It is late Friday morning at the University of South-Eastern Norway's (USN) Vestfold campus. Charlotte Stang, a second-semester student in the Bachelor’s in Marine Engineering (Bachelor’s i marinteknisk drift) program, comes out of a simulation class. She takes a small break and quickly heads towards the simulation laboratory.
"I will spend my afternoon in the simulation machine practising here," explains Charlotte.
Tucked away on the first floor of the main campus building, the simulation room is bright and quiet. In one room there are small screens with levers, keyboards, and buttons. This room opens to another one where more screens line the entire wall surface. The screens have touch sensors, red and green valves and buttons.
“We are on a ship now, and we have to start from cold—we start the emergency engine, the boiler system, and other assistance systems so that the ship can go forward,” Charlotte explains.
She moves around, pushing buttons, looking at the screen, when the quiet of the room is suddenly interrupted when a loud alarm goes off and lights begin to flash. She pushes a few more buttons and the ringing stops.
“If the pressure is not right, or the temperature is incorrect—the alarm indicates that we haven’t opened a valve we were supposed to open, or we have opened it too much—so the system warns,” Charlotte elaborates.
“It is a great way to learn because you know exactly what you did wrong and making mistakes is a part of the learning in this simulation class.”
Simulation during COVID-19
This Friday session was one of the first on-campus simulation classes Charlotte has had this semester. COVID-19 infection control measures have meant that the campus had to remain closed for a few weeks earlier this year, and students were not allowed to practice.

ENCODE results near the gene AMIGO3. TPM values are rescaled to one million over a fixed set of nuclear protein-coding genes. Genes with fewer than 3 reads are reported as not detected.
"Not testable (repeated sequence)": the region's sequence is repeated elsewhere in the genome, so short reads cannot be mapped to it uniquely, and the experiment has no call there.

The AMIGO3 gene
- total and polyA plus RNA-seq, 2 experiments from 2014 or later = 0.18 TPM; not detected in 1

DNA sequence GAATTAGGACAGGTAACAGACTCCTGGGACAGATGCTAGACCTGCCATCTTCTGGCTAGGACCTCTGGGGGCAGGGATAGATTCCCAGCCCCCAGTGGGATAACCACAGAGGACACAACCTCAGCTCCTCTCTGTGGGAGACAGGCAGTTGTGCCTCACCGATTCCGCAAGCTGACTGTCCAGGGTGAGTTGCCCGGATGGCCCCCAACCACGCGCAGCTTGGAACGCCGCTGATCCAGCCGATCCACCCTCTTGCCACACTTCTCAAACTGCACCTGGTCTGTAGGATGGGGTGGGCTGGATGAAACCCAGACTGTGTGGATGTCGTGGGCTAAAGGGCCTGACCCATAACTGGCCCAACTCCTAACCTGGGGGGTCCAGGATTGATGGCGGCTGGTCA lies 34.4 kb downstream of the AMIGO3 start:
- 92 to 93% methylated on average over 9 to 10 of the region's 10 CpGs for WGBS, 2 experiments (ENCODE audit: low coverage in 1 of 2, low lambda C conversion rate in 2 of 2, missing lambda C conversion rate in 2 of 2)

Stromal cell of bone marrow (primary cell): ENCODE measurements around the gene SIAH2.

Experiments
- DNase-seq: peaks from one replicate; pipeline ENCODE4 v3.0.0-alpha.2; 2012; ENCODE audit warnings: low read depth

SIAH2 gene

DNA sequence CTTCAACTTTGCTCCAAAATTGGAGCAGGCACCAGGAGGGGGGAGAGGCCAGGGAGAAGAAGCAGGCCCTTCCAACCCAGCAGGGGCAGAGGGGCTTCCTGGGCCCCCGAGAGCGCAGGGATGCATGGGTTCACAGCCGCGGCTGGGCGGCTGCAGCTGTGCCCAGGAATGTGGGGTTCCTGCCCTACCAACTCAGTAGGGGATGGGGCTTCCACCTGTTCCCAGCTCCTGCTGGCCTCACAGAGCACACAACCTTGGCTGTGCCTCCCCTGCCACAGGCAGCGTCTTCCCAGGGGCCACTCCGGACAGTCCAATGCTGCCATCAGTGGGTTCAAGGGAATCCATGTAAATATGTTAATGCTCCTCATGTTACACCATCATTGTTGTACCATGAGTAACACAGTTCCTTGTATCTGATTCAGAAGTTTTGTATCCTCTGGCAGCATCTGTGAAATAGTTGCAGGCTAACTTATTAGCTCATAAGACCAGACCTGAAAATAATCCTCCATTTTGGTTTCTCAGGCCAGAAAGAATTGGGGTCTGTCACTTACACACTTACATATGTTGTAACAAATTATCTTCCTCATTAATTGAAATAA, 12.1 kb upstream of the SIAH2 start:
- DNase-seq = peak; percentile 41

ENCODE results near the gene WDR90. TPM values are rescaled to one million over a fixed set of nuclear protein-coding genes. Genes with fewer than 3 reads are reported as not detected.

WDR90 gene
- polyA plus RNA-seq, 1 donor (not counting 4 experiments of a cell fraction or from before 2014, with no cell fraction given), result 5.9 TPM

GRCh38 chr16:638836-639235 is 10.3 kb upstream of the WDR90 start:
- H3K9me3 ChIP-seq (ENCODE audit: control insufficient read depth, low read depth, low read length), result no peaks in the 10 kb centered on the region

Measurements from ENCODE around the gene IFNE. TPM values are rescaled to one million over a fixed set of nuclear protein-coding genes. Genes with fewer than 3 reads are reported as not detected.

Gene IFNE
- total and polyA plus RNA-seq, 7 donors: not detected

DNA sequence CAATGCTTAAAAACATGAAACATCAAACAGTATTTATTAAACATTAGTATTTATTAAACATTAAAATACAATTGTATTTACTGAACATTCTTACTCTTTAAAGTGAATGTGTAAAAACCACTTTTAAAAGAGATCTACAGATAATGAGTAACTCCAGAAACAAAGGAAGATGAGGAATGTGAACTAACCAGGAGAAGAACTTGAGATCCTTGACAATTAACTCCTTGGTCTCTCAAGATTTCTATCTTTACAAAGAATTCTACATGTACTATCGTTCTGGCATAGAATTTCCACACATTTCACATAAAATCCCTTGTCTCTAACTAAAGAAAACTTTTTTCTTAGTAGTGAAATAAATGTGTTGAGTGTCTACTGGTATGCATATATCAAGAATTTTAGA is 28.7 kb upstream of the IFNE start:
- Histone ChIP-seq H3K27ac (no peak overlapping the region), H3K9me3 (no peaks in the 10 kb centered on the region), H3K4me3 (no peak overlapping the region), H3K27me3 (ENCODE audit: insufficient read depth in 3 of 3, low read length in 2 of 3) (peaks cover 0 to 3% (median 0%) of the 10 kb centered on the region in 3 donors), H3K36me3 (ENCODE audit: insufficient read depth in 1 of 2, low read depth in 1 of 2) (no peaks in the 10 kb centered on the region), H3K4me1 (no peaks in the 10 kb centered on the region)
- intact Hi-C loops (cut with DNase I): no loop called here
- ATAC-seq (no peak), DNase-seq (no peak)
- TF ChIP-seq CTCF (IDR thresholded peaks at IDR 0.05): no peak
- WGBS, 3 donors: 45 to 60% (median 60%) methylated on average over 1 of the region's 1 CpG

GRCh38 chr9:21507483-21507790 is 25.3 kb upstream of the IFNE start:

“The room was off-limits, but I have a simulator in my computer, where I was practising, so I do not feel like I missed out a lot,” says Charlotte.
“That said, of course, it is different being in the simulation room, and I am relieved we can do this physically.”
Coming to USN to study marine engineering was a part of a life-long dream for Charlotte. She grew up in the west coast of Norway in Stongfjorden, a town of about 100 people, and comes from a long line of seafarers. By the time she was ten years old, she knew she wanted to spend her life at sea.
“My grandfather worked on ship engines, my father worked on boats and rigs and my uncle is a captain on a ship—so I grew up looking up to them,” says Charlotte.
Then, in middle school she got the opportunity to be part of a program that takes students sailing for a week.
“In that trip, I met people and businesses that lived by the sea, met other seafarers and like-minded people—that was a wonderful experience, and it re-affirmed my decision to spend my life on the water,” she says.
With that in mind, at 15, Charlotte applied for Sørlandet Maritim Vidergående Skole, a high school specializing in maritime training and got in. “I went in wanting to be a captain on the boat,” she says.
However, a year into the program, she knew she wanted to work on the technical side of the ship. “I got to fix things, I got to play with the machinery, and I was hooked,” says Charlotte.
Then came a big adventure, she applied to work as a coastguard apprentice with the Norwegian Armed Forces (Forsvaret) and she got in.
“I sailed on the Barents Sea, to Svalbard, the Bear Island—it was such an adventure and an excellent learning opportunity.”